Being Jewish is a very conflictual layer of identity, because it combines so much. There is a lot of guilt and fear, but also power and sexiness and the clichés of intelligence, humor, intellectualism, and resilience.
In Israel you have all kinds of seeds that grow into these layers. What it means to be a woman, what it means to be Jewish. And these seeds are socially institutionalized. I’ve had a dialogue with these seeds ever since I was six. Now I have come to terms with them and I can say, yes, they are part of me, but it took me 46 years to do this. So now I think it’s just recognizing that those seeds are there. It’s not about how I feel about them. They can be loaded with things that I disagree with on other levels, because those aren’t the only layers I have. On the emotional level, my soul argues with those seeds that I don’t want, but are still part of me.
In Germany, I usually don’t say
I am Jewish. It helps to simplify things, so I don’t have to start a philosophical conversation. In the States I didn’t feel American, in Israel I didn’t feel Israeli. And I always say it as a joke, but it also has truth in it. I needed to come to Germany and get a Portuguese passport to feel at home. The whole thing just made sense.
My grandmother Miriam came from a very orthodox Polish family. And at 16 she decided not to be religious anymore but to become a Communist and Zionist. Her father said, “If you are going to Israel you’re dead to me, and I’m sitting Shiva on you.” And he didn’t talk to her any more. She went to a Kibbutz, met my beautiful grandfather, got pregnant, wrote her father in 1939 that she was having a baby. He was excited and planned to come the next summer. She waited and waited but he never came. He didn’t make it.
I think that’s part of the trans-generational trauma that I’m carrying, because something died in my grandmother then. She was never really able to be warm towards my mother. I think she was so full of guilt that she was not able to open up her heart even to her own daughter. But I think it is true of many from that generation. They all share this trauma.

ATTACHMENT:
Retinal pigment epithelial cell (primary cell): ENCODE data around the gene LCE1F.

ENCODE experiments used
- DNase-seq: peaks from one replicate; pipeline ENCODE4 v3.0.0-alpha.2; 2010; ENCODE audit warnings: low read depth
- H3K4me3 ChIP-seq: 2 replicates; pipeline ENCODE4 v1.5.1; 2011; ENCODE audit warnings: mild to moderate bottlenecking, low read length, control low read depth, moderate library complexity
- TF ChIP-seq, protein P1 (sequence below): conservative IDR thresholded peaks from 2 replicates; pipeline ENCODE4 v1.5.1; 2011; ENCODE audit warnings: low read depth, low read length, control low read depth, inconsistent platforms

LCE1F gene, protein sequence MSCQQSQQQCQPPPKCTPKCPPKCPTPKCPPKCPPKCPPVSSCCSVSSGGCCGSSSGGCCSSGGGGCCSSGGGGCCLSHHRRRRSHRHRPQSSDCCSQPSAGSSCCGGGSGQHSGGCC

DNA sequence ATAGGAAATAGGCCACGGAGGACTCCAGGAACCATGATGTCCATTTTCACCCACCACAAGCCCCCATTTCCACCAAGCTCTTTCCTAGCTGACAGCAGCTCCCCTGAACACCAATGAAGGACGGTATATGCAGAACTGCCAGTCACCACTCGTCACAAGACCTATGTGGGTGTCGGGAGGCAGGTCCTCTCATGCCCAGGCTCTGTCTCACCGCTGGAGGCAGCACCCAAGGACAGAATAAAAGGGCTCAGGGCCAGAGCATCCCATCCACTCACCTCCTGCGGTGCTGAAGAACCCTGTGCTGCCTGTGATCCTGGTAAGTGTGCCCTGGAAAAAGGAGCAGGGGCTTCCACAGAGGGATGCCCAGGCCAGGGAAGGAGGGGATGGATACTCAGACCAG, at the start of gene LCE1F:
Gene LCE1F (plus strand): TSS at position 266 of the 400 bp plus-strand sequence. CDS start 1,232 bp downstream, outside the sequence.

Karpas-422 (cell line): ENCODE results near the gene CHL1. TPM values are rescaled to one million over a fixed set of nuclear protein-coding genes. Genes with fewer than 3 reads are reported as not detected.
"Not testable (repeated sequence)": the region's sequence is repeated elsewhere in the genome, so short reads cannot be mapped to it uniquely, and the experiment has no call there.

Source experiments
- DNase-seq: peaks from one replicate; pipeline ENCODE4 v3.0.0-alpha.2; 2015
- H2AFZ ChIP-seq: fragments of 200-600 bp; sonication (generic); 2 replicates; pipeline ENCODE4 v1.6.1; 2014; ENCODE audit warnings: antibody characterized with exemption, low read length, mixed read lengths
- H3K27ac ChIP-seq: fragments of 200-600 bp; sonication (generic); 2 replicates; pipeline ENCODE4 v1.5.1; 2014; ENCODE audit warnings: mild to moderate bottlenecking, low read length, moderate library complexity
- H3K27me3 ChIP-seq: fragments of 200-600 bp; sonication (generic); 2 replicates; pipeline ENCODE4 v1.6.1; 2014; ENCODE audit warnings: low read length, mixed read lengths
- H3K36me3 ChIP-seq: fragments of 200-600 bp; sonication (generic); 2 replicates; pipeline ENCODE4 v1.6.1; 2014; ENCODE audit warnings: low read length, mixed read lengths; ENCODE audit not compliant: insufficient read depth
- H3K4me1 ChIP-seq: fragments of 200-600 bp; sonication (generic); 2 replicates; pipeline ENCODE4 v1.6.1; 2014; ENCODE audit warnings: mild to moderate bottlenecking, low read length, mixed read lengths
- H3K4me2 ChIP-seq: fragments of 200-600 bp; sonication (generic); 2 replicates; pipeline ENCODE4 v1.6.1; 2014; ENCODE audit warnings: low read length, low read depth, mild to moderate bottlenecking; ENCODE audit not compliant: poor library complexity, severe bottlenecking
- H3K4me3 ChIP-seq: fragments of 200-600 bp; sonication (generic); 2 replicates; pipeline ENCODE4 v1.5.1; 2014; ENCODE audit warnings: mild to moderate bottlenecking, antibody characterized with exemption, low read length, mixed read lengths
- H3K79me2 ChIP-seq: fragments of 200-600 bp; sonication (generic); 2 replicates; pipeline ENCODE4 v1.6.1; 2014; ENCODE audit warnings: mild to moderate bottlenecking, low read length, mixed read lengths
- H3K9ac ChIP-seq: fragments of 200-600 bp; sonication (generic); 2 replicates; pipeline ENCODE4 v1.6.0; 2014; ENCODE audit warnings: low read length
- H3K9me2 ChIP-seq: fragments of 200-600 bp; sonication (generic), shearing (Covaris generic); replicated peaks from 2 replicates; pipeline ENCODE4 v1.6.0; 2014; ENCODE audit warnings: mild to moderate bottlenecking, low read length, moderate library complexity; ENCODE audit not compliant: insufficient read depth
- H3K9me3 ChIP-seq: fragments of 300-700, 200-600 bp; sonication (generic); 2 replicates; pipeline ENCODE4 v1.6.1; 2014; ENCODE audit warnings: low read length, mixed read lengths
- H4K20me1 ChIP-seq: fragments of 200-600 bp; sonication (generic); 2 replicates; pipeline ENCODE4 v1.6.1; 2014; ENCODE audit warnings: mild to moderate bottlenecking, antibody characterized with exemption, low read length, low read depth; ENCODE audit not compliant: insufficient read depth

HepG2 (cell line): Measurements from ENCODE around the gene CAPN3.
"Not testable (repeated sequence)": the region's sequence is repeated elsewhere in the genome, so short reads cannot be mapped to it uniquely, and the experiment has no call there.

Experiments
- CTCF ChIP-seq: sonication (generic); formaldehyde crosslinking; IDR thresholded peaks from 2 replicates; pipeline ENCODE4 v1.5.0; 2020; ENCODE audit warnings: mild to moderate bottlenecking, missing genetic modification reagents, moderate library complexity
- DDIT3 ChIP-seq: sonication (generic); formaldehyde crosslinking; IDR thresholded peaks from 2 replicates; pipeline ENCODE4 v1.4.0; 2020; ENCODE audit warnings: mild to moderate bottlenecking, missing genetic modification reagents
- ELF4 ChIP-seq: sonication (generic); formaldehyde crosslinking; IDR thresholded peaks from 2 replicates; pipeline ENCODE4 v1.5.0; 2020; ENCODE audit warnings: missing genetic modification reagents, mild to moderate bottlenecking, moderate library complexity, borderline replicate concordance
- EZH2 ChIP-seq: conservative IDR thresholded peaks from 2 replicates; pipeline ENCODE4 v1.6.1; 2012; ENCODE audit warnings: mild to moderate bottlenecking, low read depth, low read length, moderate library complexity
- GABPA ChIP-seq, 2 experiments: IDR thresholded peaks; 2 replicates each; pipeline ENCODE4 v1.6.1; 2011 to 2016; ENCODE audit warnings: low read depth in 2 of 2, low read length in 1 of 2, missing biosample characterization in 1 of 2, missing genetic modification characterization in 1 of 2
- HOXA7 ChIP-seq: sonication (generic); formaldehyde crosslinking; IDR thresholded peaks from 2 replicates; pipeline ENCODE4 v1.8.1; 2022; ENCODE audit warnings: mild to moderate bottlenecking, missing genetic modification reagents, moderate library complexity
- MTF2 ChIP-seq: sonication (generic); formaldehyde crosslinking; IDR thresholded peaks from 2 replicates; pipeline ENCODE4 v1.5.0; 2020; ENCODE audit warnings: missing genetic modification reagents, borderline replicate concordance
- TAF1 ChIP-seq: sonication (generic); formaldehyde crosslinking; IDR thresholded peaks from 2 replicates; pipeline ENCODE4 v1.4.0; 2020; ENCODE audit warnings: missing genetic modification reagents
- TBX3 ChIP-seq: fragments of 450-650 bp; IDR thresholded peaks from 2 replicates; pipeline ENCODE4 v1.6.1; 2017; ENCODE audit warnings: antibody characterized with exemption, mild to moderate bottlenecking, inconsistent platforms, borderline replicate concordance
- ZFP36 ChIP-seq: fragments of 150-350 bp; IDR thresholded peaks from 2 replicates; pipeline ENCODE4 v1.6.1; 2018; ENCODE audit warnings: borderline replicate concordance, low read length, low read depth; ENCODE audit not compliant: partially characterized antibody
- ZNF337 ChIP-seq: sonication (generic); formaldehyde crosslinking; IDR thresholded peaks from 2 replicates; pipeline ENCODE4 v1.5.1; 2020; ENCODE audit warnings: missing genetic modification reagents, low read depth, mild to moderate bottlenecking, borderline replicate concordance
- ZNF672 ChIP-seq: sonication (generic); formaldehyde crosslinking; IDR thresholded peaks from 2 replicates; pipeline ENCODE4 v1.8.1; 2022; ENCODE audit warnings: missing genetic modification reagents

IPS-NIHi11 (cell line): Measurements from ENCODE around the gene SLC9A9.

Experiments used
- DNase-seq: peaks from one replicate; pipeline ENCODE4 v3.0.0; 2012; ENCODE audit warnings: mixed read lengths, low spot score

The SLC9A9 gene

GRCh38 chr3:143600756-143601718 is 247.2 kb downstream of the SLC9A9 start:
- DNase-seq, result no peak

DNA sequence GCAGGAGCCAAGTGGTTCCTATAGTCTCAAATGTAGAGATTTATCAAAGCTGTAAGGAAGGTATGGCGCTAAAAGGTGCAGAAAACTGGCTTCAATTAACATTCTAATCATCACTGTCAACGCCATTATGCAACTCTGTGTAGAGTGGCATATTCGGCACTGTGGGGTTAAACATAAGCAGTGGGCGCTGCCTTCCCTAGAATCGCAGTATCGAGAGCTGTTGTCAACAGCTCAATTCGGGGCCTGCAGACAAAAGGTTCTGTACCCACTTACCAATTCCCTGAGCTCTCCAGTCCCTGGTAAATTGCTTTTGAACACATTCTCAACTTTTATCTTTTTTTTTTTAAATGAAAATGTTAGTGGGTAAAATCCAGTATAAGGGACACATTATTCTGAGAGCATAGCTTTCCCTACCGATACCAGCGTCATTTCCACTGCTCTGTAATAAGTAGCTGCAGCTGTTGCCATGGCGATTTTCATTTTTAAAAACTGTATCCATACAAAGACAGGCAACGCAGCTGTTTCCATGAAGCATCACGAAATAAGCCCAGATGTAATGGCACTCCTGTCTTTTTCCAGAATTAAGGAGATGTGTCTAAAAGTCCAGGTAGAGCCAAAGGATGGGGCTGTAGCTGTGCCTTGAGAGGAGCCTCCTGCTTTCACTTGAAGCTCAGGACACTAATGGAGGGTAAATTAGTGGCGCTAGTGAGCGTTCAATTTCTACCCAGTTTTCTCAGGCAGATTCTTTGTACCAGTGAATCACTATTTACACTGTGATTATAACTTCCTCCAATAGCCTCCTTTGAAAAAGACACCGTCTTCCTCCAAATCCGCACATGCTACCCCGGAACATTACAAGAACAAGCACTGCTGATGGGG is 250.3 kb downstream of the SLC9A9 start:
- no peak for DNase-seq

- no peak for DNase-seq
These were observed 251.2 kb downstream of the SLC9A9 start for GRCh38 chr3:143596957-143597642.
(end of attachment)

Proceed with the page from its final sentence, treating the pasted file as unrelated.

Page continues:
I have never researched it, but after living here for a few years, I feel that Germans have three distinct layers of trauma from World War II. The trans-generational trauma of the 'normal soldiers’, not the high-ranking Nazis, who fought at the front. They left their families and then died in the war or came back wounded. The second layer is the refugees, who came to Germany with nothing, and they experienced displacement and poverty. The third layer is people who are descendants of high-ranking Nazis. And you can sense a disconnect, something different about them and how they give off this kind of acute harshness. They might be very kind and polite and progressive. But there is something there. It's like a secret that wants to come out and it's not even theirs.
I remember my first lessons of the Bible as a child in school. I remember the deep disappointment of not understanding why everyone was making such a big fuss out of it. I just could not get it. Same in every Passover, when we would read the Hagada. I would ask every time, "what does this mean?" "Why are we reading it?” "Is this really what we believe in?” I could not understand, I just could not relate. But when I read the Tao Te Ching for the first time it just instantly made sense.
Am I Jewish? What is that? Is it the egg or the chicken? Which came first? Somebody calls me Jewish, and then I learn I become Jewish by that title, I learn what that means and it binds me to a collective. Or was I born Jewish and the world just calls me by my name? These layers of identity help me find a place in the world, but is it a place that I want?
When I was younger I did not understand why the Israeli state insisted that my ID say that I am Jewish. I didn't ask for this. It didn't give me anything except being a part of a group that could be persecuted on the one hand, and on the other hand guilty of occupying other people. It was an identity that had so much death and violence related to it. I didn't want to be part of this whole narrative. And I felt it was unfair because my family went to Auschwitz because they were labeled Jewish, and thrown into the gas chambers. So why does the State of Israel label me a Jew?
I know how to be an outsider and somehow get along. Staying in survival mode. I was born in the States and grew up both in Israel and in the states. Maybe this experience affected how I perceive reality and how reality perceives me. It is a constant connection between my biography and how I am labeled. "AHH, you are Israeli, so you are Jewish?" And I would say: "No ,I am not Jewish and I am not Israeli. My parents are Jewish and I COME from Israel!” But at some point I understood that it serves me to be positioned somehow, somewhere and not to be lost.
One day I was walking in the street carrying something heavy, and nobody offered to help me. And I felt so enraged that nobody really saw me as a woman. And then I was like, okay, this is a privilege that a man would never have. And it's a privilege that I became dependent on somehow. But of course it also limits my power. It's complex, but it grants the power of getting help, of asking. It’s the same thing with the Jews. Jewishness is a skill that I have learned. Like femininity is a skill that I learned. And that skill is also a layer of my identity.
Michaella has been a counsellor, a coach and a social entrepreneur for the past 17 years. She is currently the European Business Development Advisor for EDelia Group. Michaella has a BA in political science, social work and is a trained integrative psychotherapist, Leadership Coach and Mindfulness teacher and is an accredited EMCC Senior Coach. She was born in Washington D.C, raised in Israel and has lived in Berlin since 2014.